Horseshoe Bend fears remain

A compromise on plans to restore flows to a section of the Thomson River has done little to allay the fears of some residents.

The West Gippsland Catchment Management Authority says it has accommodated “the last of a long list of issues” raised by the Friends of the Horseshoe Bend Tunnel.

However, the Friends disagree, saying there are many outstanding concerns the WGCMA has not answered.

Among these are fears 60 to 70 trees would be permanently cleared in order to make room for an excavator to access the river; and 3500 cubic metres of rock would be dumped on the iconic bend once it was dug from the river bed.

“It’ll just be a scar on the landscape forever,” Friends member Diane Lowater said.

The authority wants to restore water flows to the Horseshoe Bend section of the river to provide safe passage for native, migratory fish including the threatened Australian Greyling.

One concern raised by the Friends group almost a year ago was the location of a proposed walking path, once the fishway was constructed, which would run along the outside of the bend, placing tourists directly below a steep cliff-face and section of the Walhalla Rail Trail.

The WGCMA has now abandoned those plans in favour of incorporating two natural crossing points in the track.

While the group has welcomed the shift as a “common sense decision”, it said it only found out about it by chance when attending a Latrobe Valley Field Naturalists meeting in May where WGCMA chief executive Martin Fuller was the guest speaker.

Friends member Terry Lowater said when asked about whether the project would be the subject of an Environmental Effects Study, Mr Fuller said it was a “fanciful idea”.

“I was absolutely gutted and shattered,” Mr Lowater said.

“We really thought it was going to be something that was going to take place.”

In October last year, the Baw Baw Shire Council voiced its support, calling on the State Government to make the project the subject of a full EES.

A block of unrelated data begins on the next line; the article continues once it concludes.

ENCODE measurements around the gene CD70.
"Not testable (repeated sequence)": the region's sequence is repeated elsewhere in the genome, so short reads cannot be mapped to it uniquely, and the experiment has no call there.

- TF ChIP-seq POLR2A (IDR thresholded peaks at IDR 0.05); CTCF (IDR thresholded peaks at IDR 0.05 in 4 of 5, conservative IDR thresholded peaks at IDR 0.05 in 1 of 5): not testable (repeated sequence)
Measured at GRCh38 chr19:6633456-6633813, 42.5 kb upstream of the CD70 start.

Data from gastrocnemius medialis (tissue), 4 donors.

However, the Environment Minister determined it was not required.

Mr Lowater said the group was also concerned with the size of the fishway, fearing flows in the tunnel would be reduced to a trickle as a result.

“Once the water’s reduced to the point people can go in it, it’s inevitable it’ll close. People will just get in there and start mucking around,” he said.

The group is also concerned about plans to place boulders at the tunnel’s exit.

In a statement to The Express, a WGCMA spokesperson said a small number of large boulders would be placed upstream of the tunnel exit in a bid to create turbulence and attract migratory fish.

“They will be submerged and will use local rock to blend in with the site,” the spokesperson said.

They said the new track would be designed to ensure the public could walk the length of the bend.

“There are existing low points along the existing informal walking track, which fill with water from time to time,” the spokesperson said.

“The walker can then make their own decision on whether to continue.”

The spokesperson said over the last two-and-a-half years the WGCMA had explored “every option” to minimise the size of the fishway, at the request of the Friends, and as a result it would be low-flow and visually low-impact.

They said the depth of the fishway varied from a maximum of 2.7m deep upstream to no excavation over about 200 metres.

The average depth would be 1.4m and the width would vary to a maximum of seven metres, according to the WGCMA.

“The excavated material will remain onsite, but will not impact on heritage sites that have been identified as part of a comprehensive heritage assessment,” the spokesperson said.

“The intent is to landscape and blend in with the natural features of the inner bend of the river.”

A two-metre-wide track into the tourist spot would be widened by one metre, the WGCMA confirmed, but it said this would be temporary and the area would be rehabilitated to stringent conditions.

The Authority said a preliminary Environmental Management Plan had been developed, along with a Construction Environmental Management Plan and the organisation believed these would go “well beyond any requirements set out by an EES”.

It said it had made “every effort” to keep the Friends group informed, but in recent moths the group had chosen not to be a part of the consultation process. The Friends group denies this.

“The discussions with DEPI are still underway but in good faith Mr Fuller, seeing the Friends in attendance, used the (field naturalists) meeting as an opportunity to let them know of progress on the track design,” the WGCMA spokesperson said.

It is not yet known exactly when the track design is due to be finalised.